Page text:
Japan is one of the first countries to address the planning implications of an aging workforce, and it’s not a surprise why. With the highest proportion of older adults in the world, by 2030 one in every three people in Japan will be 65+ years, and one in five people 75+ years.  Increasing demands for senior services could at some point soon result in robots doing low-level jobs, such as delivering medicines, bedpans, or even companionship as the operating system does in the movie “Her.”

Add to that declining birth rates and it also leads to new workforce planning implications. In many economies, due to advances in healthcare and declining birth rates, the population is graying and the workforce is shrinking, not only in Japan.

Overall Europe experienced a 1 percent decline in population in the last decade, with Germany, Italy, and Spain all expected to experience population declines ranging from 14 to 25 percent, according to the United Nations Population Division. By 2030, China will have nearly as many senior citizens aged 65 or older as children aged 15 and younger, resulting in a workforce deficit.

In the United States, 10,000 people a day turn 65 and will continue doing so until 2030.  People are living and working longer, with the average retirement age for most people working now expected to be 66, up from 57 two decades ago. Among those people over 55 in the US, an astonishing 43% have less than $25,000 saved for retirement, and many see no end to working in the foreseeable future.

What does that mean for organizations? I see six big implications.

  1. Diversity & flexibility are required – We must plan for a more diverse workforce, across a broad range of factors such as age, ethnicity, gender, etc. To keep up GDP rates, countries will have to loosen immigration policies, and we can expect a more diverse workforce as a result. Also, in a survey we ran with Oxford Economics in 27 countries, we found that 83 percent of executives plan to use more contingent, part-time, and contract workers in the coming years. Our workforce will thus be more global, more diverse, and more flexible than ever before.
  2. Planning starts now – In order to compete, organizations will need to do workforce planning now. If they wait, they will just have to join the crowd going after the best remaining talent, and that is not going to be a fun chase.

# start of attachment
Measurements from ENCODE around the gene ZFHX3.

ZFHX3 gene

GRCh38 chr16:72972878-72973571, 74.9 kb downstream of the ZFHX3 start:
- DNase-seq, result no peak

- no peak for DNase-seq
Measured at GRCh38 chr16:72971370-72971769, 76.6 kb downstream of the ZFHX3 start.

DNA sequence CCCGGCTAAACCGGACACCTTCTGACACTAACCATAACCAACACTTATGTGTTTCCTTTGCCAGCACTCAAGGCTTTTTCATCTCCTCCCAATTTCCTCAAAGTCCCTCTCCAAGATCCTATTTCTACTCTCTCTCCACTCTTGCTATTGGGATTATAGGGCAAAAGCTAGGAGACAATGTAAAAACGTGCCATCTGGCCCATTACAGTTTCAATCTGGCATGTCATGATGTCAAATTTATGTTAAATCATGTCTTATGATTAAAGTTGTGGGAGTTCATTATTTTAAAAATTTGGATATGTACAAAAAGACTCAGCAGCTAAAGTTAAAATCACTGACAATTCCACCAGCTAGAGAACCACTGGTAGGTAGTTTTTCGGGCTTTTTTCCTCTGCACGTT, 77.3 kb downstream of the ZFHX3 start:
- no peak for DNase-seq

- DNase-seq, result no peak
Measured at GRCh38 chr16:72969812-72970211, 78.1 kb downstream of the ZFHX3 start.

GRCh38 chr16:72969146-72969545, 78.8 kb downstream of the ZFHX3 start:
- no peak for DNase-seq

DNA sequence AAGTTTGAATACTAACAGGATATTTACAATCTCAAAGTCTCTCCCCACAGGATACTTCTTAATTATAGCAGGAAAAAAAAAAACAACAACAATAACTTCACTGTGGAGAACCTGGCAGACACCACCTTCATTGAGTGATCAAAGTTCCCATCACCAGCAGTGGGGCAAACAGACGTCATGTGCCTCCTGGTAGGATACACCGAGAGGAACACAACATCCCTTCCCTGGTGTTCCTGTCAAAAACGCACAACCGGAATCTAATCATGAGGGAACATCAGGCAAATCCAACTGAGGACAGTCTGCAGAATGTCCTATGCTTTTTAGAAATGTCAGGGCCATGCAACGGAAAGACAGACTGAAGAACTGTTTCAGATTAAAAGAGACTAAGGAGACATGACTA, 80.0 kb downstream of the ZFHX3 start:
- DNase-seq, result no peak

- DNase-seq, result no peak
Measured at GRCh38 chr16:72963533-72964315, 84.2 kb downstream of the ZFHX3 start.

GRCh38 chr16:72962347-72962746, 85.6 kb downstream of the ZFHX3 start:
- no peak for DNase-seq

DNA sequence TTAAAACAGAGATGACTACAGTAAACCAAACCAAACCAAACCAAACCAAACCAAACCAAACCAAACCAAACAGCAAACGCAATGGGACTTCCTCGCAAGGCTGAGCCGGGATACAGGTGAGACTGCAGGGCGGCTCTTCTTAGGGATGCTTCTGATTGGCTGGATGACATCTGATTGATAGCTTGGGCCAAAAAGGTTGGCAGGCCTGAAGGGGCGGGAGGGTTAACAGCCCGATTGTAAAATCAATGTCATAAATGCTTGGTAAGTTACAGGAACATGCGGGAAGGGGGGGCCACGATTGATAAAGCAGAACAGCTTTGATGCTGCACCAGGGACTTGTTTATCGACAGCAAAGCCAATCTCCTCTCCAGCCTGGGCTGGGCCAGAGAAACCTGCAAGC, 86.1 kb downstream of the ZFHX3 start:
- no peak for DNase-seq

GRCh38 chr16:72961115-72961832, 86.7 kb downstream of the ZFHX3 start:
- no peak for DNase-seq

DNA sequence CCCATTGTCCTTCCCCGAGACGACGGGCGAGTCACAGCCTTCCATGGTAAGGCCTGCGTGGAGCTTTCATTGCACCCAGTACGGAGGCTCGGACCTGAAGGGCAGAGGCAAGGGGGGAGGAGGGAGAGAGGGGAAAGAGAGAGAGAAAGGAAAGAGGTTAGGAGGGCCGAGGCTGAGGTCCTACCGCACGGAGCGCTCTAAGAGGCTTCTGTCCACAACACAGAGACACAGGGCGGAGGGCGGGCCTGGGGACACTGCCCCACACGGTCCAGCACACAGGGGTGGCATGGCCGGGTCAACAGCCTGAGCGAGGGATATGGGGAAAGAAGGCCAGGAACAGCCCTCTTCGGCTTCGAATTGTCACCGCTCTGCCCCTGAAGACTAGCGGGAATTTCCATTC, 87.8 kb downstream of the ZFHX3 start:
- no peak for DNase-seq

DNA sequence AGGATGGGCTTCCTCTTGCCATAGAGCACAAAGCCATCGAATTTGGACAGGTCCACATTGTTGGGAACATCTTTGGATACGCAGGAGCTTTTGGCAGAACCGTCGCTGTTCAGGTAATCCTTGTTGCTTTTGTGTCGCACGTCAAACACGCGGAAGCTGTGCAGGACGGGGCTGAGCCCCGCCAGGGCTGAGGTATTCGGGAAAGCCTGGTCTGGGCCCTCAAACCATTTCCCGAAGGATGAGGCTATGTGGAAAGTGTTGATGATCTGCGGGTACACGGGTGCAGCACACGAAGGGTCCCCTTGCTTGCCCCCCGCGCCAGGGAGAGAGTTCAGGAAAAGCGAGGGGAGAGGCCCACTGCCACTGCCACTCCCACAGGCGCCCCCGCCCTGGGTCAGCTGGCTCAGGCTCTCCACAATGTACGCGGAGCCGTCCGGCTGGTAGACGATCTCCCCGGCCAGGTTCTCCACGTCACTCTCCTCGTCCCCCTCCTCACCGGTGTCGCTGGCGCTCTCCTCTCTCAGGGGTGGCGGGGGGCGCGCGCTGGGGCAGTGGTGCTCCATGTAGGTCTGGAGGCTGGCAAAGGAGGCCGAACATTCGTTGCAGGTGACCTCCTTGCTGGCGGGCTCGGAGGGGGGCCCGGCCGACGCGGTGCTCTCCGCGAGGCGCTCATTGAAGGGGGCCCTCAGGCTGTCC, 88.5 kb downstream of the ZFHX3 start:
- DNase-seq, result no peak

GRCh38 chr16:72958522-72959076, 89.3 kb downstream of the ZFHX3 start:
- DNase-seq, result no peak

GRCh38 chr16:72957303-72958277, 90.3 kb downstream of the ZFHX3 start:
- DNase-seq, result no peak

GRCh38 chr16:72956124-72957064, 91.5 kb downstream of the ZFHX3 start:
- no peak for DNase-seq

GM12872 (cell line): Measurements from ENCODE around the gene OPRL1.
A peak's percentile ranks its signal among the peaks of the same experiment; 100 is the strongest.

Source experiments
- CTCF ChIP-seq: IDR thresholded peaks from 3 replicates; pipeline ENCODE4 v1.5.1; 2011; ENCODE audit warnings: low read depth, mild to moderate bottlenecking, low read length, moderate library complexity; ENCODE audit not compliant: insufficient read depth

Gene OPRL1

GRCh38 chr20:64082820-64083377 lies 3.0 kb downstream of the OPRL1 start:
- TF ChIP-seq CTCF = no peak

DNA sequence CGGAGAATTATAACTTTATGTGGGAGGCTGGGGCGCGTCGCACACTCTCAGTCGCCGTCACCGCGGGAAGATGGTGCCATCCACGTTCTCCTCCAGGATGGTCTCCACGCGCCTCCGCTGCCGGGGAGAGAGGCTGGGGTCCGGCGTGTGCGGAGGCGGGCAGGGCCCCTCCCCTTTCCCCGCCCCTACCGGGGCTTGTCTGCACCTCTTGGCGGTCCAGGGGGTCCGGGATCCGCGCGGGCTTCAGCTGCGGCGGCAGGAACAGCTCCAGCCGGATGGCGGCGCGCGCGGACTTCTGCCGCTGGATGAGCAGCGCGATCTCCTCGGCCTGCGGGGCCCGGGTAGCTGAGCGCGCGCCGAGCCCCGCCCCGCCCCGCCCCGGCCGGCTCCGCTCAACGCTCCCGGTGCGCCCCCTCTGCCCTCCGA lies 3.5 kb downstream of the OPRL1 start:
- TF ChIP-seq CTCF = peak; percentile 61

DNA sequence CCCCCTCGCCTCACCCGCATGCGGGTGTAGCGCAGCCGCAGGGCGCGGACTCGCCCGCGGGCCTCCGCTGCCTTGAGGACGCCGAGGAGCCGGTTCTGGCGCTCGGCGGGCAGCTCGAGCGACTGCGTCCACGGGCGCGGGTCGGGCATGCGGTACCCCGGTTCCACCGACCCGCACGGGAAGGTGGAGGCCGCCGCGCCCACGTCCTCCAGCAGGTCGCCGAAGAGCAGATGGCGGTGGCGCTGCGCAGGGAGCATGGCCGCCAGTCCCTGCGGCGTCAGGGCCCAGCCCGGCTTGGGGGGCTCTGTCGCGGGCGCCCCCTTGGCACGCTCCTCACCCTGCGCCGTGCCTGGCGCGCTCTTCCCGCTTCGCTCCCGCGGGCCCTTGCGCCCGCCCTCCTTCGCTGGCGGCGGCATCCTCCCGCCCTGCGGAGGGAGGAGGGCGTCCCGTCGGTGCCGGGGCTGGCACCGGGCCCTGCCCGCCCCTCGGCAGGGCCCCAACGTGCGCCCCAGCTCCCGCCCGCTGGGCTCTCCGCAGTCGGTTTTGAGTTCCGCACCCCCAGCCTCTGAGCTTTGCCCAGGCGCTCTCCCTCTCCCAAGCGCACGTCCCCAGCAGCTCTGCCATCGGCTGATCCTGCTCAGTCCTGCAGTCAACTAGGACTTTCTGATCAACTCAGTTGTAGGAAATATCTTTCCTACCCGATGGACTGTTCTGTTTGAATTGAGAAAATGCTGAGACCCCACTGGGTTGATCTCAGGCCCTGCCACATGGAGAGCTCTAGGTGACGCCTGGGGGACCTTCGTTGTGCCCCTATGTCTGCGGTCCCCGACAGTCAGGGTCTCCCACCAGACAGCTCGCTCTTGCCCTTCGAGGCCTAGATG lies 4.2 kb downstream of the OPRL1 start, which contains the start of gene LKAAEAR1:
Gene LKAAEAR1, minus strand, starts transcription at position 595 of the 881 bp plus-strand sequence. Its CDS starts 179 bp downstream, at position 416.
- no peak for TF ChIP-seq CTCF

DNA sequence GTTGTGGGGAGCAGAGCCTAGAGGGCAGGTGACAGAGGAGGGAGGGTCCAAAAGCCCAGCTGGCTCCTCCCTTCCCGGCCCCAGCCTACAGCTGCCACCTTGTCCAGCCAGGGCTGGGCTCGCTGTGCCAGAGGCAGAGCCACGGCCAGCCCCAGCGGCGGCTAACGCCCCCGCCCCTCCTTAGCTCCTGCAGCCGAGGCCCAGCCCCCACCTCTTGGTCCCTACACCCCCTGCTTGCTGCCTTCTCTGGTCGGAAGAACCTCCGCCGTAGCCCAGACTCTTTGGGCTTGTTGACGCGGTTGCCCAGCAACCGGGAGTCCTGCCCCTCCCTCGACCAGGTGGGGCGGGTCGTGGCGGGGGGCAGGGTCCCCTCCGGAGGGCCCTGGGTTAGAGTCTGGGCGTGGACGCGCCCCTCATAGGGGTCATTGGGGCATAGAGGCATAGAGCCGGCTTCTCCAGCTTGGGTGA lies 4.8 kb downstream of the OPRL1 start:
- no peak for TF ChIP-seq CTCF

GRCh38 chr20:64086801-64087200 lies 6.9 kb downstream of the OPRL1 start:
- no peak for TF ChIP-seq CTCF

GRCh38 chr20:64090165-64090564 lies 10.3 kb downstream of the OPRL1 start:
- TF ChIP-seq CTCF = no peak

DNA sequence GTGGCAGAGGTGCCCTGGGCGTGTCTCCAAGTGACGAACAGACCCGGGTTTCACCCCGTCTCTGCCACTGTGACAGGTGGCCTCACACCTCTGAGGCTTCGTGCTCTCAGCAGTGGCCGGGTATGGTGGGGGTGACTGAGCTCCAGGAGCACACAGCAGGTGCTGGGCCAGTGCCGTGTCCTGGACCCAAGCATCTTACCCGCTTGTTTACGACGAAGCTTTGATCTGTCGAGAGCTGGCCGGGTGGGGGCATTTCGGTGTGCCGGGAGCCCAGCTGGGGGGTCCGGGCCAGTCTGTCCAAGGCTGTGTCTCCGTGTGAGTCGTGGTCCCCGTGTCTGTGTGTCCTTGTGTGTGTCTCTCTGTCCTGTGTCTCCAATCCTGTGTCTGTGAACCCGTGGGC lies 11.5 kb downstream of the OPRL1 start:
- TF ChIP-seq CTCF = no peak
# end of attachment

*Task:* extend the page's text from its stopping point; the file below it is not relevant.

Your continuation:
3. Retention is key – The best plan for having great talent is to hold on to the people you already have. Or maybe even the ones you used to have. Have a great retention plan, and keep in touch with your alumni.
  4. But new skills are required – Focus on development. Only 34 percent of employees in our Oxford study told us that their employer helps them get the skills they need for the future.
  5. Competition for the best will be stiff – Develop a plan for attracting the best new talent. Understand what your employee value proposition is and how effective it will be in attracting the new and emerging workforce.
  6. Leadership matters – Start building leaders now. Too often we wait until someone is promoted into a leadership position before we consider training them and preparing them. As a coach once told me, what got me here won’t necessarily get me to the next place. We need to prepare leaders before we need them if we are going to inspire our talent and remain competitive in the workplace.

We can all take a lesson from Japan planning ahead for its population. Are you doing the same for your organization?

This article is published in collaboration with The SAP Community Network. Publication does not imply endorsement of views by the World Economic Forum.

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Author: Mike Ettling is a contributing writer for SAP Community Network.

Image: An elderly man monitors share prices on a television screen. REUTERS/Akhtar Soomro.